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Rob Segal and his date with destiny

by David Silverberg | May 8, 2017

Rob Segal
Rob Segal, BA’89, was named CEO of Toronto-based Ruby Corp., the parent company of Ashley Madison, Cougar Life and Established Men.

He knows it is one of the most challenging jobs in Canadian digital media. But when Rob Segal, BA’89, sees a challenge, he sees an opportunity.

In the last two years, Ashley Madison, a Canadian online dating service marketed to people who are married or in a committed relationship, has faced a slew of negative headlines.

Most notably, a major breach of its database in July 2015 exposed the identities of 32 million users. Soon afterward, hackers uncovered data revealing how some of Ashley Madison’s supposed female users were actually automated bots created by the company to offer a more balanced male-female user ratio.

The ensuing scandal rocked the digital world.

Funny enough, when Segal first heard of the data breach, he thought to himself, “Wow, I feel sorry for whomever has to run that company now.”

In July 2016, Segal was named CEO of Toronto-based Ruby Corp., the parent company of Ashley Madison, Cougar Life and Established Men. When a head-hunter offered him the Ruby CEO position, Segal remembers thinking: “If I can pull it off – to bring back this company – that would be an incredible feat.”

Segal replaced outgoing CEO Neal Biderman, and admits it was no easy decision to take the helm of Ruby. He did several months of due diligence, discussed the position with his wife and family, and chatted with attorneys and key staff at the company.

The actual sites’ intention didn’t appeal to him, as Ashley Madison is known for polyamory and kinky hook-ups. “It’s exciting to be part of a fast-growing segment in online dating – the open-minded space,” he said.

Segal’s marketing touch has already influenced the dating platform’s messaging.

Gone were the shock-and-awe tactics mainly appealing to men, and in their place were ads targeting women, and a hint of that open-mindedness. “Our sites let people explore the boundaries of relationships and human sexuality in general,” Segal said.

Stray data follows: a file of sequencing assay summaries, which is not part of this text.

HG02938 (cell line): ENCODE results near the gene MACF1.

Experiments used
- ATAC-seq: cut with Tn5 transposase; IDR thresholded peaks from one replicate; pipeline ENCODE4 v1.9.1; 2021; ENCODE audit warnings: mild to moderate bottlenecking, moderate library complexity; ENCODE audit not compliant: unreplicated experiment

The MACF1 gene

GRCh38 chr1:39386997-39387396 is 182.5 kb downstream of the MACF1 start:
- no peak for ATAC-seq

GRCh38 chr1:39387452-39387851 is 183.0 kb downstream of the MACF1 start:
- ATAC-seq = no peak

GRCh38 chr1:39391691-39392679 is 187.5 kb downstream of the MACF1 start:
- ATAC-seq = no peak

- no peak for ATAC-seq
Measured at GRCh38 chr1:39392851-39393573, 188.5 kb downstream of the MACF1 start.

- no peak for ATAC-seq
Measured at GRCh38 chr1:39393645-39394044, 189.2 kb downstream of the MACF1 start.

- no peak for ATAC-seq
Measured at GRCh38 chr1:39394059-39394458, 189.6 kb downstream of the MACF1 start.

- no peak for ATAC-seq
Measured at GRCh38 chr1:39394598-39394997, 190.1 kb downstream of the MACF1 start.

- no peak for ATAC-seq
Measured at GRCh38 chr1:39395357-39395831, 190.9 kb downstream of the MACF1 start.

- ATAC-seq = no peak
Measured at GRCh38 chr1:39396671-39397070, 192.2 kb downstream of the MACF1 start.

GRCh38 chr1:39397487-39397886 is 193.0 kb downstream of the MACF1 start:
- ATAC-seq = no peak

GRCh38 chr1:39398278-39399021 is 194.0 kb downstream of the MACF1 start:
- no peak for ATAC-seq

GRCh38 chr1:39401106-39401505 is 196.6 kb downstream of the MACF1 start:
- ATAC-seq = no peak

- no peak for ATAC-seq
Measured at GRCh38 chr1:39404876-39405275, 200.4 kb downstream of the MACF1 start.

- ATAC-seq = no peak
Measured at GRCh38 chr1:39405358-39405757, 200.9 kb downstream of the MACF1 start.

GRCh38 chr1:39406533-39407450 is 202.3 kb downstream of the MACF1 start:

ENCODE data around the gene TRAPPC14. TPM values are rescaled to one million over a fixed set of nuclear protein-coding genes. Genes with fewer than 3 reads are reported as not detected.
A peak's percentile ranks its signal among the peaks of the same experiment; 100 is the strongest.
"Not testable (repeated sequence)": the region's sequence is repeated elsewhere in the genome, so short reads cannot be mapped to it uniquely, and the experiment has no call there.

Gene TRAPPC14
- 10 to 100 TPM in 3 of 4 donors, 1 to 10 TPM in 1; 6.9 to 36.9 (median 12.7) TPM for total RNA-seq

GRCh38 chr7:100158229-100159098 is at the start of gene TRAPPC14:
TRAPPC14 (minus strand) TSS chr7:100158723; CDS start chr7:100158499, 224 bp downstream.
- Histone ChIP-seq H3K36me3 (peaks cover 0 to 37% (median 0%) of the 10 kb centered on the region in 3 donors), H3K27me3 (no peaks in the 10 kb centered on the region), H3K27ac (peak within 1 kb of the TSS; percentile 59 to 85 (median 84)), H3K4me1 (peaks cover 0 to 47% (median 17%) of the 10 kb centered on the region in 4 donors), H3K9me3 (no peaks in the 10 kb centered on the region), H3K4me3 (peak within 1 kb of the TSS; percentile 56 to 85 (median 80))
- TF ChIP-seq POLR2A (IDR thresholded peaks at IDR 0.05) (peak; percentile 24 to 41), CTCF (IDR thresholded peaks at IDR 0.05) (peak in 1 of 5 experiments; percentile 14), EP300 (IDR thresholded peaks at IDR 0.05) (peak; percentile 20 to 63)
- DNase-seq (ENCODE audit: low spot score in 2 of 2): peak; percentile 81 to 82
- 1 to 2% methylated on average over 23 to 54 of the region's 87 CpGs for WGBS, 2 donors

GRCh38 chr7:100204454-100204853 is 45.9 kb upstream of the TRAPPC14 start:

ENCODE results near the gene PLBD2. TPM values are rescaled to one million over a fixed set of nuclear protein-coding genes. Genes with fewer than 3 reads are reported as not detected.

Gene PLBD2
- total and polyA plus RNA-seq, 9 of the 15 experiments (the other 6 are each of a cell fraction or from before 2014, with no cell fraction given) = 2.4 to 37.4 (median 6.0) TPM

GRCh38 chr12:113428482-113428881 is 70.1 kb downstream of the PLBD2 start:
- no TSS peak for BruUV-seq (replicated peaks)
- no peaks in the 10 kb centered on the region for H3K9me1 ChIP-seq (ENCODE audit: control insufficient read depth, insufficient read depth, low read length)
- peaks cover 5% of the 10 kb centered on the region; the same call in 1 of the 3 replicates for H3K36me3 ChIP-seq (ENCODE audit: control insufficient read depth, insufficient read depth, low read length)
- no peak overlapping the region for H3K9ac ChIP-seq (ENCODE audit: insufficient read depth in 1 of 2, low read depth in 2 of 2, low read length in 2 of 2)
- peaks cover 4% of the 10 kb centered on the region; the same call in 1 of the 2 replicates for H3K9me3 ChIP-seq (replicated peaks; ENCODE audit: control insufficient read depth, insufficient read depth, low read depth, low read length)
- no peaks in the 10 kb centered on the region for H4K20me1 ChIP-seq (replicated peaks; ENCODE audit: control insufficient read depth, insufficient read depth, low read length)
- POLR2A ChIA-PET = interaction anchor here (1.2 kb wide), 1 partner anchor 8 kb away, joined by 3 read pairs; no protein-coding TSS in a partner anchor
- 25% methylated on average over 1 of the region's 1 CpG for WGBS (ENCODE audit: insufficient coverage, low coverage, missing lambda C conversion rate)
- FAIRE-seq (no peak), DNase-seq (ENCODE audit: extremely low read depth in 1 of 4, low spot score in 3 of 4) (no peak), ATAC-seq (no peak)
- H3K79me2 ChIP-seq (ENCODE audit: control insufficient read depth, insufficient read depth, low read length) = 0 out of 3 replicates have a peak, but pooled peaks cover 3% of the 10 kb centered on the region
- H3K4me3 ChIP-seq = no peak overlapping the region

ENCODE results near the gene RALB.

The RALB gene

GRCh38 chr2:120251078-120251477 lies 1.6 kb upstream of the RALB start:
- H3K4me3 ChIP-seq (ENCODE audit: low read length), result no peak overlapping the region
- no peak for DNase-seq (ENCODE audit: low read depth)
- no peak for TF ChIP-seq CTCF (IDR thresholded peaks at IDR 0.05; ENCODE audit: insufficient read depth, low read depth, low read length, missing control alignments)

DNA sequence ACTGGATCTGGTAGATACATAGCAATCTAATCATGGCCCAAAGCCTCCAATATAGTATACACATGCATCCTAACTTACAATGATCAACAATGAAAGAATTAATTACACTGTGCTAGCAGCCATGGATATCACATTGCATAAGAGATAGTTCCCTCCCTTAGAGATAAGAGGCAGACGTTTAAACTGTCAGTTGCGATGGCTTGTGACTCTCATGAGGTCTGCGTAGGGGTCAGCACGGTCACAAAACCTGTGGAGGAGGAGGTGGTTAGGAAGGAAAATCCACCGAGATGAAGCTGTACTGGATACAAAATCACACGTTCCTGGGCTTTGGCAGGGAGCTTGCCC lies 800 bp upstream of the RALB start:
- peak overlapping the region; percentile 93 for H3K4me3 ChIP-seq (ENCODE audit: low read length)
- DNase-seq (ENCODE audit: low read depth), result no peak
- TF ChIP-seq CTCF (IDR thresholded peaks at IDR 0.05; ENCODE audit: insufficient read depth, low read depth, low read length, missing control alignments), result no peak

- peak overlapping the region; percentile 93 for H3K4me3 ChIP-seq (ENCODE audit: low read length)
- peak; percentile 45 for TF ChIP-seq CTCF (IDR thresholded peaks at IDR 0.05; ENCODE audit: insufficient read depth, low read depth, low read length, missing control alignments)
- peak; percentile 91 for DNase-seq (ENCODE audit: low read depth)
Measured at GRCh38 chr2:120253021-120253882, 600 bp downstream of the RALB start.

Most notably, Avid Life Media, the parent company of the sites, changed its name to the more feminine- and elegant-sounding Ruby. That same month, the company dropped its signature tagline – ‘Life is Short. Have an Affair.’ – and changed it to Find your moment,’ while also updating its brand to replace the image of a woman wearing a wedding ring with a red gem-shaped symbol as its logo.

As untoward as some may find the site, someone signs onto Ashley Madison every five seconds, and 39 million people in 53 countries have joined the site since it was launched in 2002.

Segal is excited to be getting out of sales and having dozens of clients, and instead being his own client. The 49-year-old Toronto resident cut his teeth in marketing as the founder and president of Segal Communications, an agency he sold to marketing giant InterPublic in 2000. His many clients included Sony, Ford, and Unilever, and boasted 130 employees at its peak.

Before Ruby came knocking, Segal was CEO of WorldGaming, an online video gaming platform that hosts head-to-head matches and tournaments and for console and PC gamers. “We were inventing a new space back then; we were blazing our own path rather than riding a wave or a trend,” he said.

By working with so many brands over the years, Segal says his experience will only help Ruby polish its reputation. “Great marketing is all about great storytelling, and Ruby has a story to tell much like any other brand does,” he said.

Of his years at Western, Segal says he credits his English courses and degree for “helping me form coherent arguments, and living on campus and away from home for the first time really opened my eyes to new experiences.”

And now Segal is throwing himself into an experience many executives wouldn’t find enviable at first blush: turning around a company that endured a scandal reported across the world.

“I want to bring to Ruby a fresh set of eyes and a different perspective on valuing your customers and staff, and giving everyone a voice to help build a strong work culture,” Segal said.

This article appeared in the Spring 2017 edition of Alumni Gazette
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